transportation update

James Simpson, commissioner of the state Department of Transportation addressed the Greater Atlantic City Chamber in July. He said Tuesday that lives are being jeopardized by the delays in getting the salt to New Jersey.

Bill Gross

WOODBRIDGE — New Jersey’s transportation commissioner is livid that a major shipment of rock salt, badly needed for state roads, remains bottled up in a Maine port because of a nearly century-old maritime law.

The federal government has rejected New Jersey’s request for a waiver of the 1920 Merchant Marine Act, which bars foreign ships from making domestic deliveries to U.S. ports. In the meantime, an emergency 30,000-ton supply of salt is stuck on the docks of Searsport, Maine, instead of being spread on New Jersey’s roads, during one of the harshest and snowiest winters on record.

Transportation Commissioner James Simpson argued that lives are being jeopardized by delays in delivering the salt to New Jersey. He said the severe winter has depleted the state’s salt stockpiles to critical levels.

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“This salt should have been out on the roads a week ago, and it wasn’t,” Simpson said, referring to the salt that is still stranded in Maine.

Only part of the salt supply has made it from Maine to New Jersey so far. A barge carrying close to 10,000 tons arrived in the port of Newark on Monday night and is expected to be off-loaded today. Simpson said the entire 40,000-ton supply should have been delivered by ship in one trip that would have taken only a few days, but now multiple barges will be needed to carry the remaining stockpiles to New Jersey. He estimated it could take a month for deliveries to be completed by barge.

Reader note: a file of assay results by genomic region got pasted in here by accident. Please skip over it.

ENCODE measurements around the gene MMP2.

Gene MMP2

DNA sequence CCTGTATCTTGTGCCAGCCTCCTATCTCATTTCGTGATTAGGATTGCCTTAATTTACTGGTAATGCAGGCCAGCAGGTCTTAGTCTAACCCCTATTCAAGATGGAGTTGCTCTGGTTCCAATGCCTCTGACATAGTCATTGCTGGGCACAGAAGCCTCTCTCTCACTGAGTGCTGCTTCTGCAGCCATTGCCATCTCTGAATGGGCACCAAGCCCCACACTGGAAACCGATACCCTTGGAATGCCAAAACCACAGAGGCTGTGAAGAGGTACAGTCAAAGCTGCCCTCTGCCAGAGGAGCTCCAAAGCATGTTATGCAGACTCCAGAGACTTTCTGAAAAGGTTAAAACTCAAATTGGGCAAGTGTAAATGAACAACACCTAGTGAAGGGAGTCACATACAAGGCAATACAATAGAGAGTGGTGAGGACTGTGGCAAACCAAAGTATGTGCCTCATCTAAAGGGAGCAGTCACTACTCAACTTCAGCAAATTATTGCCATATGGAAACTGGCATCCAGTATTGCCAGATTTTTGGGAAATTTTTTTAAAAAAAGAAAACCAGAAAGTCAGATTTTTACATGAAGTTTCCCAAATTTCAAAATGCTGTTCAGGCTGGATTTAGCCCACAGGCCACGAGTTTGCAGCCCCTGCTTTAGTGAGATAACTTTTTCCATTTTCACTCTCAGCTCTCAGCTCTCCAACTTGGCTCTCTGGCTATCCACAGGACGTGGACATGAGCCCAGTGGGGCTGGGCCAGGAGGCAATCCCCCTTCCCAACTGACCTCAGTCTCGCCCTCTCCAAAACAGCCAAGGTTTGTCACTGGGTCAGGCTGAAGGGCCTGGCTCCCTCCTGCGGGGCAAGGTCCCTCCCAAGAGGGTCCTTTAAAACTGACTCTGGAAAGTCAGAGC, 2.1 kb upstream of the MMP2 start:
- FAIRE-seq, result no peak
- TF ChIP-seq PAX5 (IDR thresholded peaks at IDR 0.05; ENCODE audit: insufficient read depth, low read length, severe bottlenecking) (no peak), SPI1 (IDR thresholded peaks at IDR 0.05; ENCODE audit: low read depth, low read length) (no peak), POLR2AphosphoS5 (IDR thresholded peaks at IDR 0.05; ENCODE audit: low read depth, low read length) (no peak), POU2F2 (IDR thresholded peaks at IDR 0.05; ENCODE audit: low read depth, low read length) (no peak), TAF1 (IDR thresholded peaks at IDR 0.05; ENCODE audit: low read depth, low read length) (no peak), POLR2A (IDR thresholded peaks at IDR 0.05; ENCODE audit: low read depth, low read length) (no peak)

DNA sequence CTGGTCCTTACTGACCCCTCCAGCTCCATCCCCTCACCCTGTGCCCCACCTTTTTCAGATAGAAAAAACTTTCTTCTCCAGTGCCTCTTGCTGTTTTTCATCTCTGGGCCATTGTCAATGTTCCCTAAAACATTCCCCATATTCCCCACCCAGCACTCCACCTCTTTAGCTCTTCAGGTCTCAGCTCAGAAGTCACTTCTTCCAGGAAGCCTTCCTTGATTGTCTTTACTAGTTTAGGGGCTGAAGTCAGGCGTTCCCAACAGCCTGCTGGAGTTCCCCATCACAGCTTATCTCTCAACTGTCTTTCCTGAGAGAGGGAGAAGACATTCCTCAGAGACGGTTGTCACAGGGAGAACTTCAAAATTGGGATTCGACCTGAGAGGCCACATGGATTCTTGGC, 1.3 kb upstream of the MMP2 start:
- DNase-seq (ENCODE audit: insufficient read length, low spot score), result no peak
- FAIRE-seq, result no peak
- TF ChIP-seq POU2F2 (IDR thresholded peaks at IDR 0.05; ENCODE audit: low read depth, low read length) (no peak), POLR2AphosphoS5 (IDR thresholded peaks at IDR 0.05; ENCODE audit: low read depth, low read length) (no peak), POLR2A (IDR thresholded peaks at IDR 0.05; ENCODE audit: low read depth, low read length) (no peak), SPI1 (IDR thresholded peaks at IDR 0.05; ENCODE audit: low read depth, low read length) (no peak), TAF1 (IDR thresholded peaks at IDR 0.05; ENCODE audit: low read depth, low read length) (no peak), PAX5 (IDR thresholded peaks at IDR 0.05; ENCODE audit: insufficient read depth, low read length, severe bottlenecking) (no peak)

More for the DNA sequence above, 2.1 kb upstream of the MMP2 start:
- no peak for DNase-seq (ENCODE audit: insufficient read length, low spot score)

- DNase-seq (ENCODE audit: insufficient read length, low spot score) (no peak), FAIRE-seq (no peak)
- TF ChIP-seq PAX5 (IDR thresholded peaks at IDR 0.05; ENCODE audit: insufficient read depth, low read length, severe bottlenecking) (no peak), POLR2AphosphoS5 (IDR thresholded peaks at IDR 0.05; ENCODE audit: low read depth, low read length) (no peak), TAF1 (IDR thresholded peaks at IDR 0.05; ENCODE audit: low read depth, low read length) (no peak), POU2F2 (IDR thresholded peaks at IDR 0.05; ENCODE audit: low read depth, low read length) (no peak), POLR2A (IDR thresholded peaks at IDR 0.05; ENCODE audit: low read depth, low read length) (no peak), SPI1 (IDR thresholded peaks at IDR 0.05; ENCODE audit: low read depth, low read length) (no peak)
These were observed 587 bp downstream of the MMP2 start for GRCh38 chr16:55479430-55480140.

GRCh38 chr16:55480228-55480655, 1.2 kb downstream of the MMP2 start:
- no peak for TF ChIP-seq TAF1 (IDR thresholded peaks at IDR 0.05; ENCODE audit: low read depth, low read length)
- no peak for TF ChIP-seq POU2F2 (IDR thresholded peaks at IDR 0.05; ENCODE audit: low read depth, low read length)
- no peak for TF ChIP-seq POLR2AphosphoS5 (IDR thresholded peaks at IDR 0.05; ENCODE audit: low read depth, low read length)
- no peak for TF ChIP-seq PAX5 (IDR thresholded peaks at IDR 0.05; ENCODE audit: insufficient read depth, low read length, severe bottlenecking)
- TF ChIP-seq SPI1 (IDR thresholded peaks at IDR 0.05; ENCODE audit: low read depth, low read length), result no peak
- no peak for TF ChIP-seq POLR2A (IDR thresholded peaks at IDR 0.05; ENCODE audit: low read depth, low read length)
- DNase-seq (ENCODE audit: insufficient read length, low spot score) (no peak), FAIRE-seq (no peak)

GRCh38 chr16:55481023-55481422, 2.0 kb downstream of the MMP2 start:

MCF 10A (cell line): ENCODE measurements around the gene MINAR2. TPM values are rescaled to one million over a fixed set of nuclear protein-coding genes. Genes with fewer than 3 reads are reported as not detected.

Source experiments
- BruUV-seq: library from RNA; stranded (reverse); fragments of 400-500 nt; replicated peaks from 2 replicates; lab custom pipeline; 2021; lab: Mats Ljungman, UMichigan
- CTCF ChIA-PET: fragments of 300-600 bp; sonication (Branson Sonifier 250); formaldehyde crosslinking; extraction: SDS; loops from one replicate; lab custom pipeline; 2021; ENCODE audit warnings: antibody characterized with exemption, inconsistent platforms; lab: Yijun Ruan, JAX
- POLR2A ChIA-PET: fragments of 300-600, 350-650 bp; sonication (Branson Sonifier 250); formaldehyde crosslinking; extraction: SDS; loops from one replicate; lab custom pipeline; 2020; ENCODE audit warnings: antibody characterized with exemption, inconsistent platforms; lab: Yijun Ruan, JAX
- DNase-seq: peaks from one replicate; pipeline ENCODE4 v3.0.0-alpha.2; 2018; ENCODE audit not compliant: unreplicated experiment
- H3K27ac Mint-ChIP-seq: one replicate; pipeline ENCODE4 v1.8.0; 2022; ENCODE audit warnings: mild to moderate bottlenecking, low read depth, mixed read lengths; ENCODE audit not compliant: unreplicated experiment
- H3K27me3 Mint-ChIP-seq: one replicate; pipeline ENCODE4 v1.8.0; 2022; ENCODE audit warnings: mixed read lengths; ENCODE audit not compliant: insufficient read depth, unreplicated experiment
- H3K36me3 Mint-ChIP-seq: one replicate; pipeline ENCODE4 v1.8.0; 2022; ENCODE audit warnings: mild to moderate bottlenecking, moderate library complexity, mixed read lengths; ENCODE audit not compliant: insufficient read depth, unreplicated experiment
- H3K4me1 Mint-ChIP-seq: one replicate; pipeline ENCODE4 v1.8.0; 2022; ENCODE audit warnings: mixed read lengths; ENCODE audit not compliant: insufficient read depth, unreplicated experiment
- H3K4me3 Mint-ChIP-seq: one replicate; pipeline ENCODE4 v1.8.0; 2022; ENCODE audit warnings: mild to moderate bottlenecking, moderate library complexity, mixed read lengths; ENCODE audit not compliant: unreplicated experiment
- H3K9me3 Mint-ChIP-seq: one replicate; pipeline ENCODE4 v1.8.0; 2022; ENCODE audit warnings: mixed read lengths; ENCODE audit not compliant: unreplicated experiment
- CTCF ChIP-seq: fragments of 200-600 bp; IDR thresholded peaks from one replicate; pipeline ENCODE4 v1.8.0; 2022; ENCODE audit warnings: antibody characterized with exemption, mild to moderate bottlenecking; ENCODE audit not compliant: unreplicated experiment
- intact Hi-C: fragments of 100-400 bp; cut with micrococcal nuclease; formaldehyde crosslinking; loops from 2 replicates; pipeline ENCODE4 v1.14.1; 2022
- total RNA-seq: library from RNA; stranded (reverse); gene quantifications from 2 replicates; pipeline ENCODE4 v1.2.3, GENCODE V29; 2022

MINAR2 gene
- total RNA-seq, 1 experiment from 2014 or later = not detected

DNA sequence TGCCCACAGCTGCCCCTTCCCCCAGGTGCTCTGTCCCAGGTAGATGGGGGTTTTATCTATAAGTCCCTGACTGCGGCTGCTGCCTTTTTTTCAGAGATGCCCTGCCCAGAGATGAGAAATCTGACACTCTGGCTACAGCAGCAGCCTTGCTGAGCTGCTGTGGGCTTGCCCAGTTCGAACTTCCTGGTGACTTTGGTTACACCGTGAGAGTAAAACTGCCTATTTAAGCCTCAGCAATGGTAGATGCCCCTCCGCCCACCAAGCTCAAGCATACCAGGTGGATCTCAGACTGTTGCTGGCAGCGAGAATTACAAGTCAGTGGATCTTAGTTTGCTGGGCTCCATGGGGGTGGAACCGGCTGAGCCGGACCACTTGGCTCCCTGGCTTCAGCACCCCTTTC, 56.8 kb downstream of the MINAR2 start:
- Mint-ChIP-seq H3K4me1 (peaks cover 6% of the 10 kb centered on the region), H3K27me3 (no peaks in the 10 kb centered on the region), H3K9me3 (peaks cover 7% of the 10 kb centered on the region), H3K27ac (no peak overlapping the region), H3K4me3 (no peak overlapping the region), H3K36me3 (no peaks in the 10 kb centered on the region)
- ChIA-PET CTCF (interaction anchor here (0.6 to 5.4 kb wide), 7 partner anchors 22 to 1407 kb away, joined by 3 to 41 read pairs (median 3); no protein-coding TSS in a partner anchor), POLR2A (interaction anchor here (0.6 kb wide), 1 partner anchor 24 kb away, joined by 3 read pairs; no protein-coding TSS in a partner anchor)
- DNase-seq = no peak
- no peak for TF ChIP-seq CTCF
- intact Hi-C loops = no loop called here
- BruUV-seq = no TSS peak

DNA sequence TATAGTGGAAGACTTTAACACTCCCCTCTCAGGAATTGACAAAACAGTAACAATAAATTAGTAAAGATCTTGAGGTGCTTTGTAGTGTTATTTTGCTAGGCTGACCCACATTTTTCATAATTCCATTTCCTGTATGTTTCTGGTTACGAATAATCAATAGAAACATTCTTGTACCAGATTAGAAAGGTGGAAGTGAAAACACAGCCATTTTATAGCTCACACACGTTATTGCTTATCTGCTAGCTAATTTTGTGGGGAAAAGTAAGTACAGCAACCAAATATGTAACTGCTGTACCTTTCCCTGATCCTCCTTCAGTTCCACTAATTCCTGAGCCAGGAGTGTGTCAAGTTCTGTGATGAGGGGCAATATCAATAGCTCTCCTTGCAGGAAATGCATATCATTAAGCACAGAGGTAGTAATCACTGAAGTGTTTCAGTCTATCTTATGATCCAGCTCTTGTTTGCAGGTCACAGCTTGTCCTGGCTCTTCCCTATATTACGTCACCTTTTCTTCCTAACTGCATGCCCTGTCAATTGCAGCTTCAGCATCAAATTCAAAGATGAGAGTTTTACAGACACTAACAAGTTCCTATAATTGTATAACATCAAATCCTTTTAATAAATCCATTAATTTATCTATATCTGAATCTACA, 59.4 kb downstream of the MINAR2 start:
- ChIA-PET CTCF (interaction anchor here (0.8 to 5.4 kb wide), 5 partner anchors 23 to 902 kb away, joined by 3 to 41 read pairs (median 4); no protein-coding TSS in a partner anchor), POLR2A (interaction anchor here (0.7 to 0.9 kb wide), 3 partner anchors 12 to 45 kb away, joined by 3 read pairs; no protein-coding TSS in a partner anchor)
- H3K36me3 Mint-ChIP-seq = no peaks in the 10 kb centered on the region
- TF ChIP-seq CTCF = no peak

“I’m just ticked,” Simpson said while briefing reporters Tuesday after a New Jersey Turnpike Authority board meeting in Woodbridge. “This is a serious public safety issue.”

Simpson said he had a hard time believing that bureaucratic red tape could hold up delivery of the salt from Maine. The U.S. Department of Transportation and the U.S. Department of Homeland Security refused New Jersey’s attempts to have provisions of the Merchant Marine Act waived to expedite delivery.

“I haven’t gotten a rational explanation why we didn’t get a waiver,” Simpson said.

Simpson had wanted a foreign-flagged ship, which was already docked in Searsport and was empty, to transport the salt to Newark. However, the U.S. government denied his request. Instead, U.S. officials allowed an American-based barge to make a smaller delivery of the salt supplies.

“This is not political,” Simpson said. “This is bureaucracy.”

The unusually snowy winter has forced New Jersey to dip deeply into salt supplies, leaving the state, some counties and some local communities dangerously low to respond to any future storms, Simpson said. He estimated the state DOT has about 40,000 tons of rock salt, far below the 120,000 tons he believes are needed.

New Jersey had a deal to pay about $500,000 for the 40,000 tons of salt in Maine, Simpson said. He estimated the cost will now soar to about $1.2 million because of the multiple barge trips needed to transport the salt to Newark.

Contact Donald Wittkowski:


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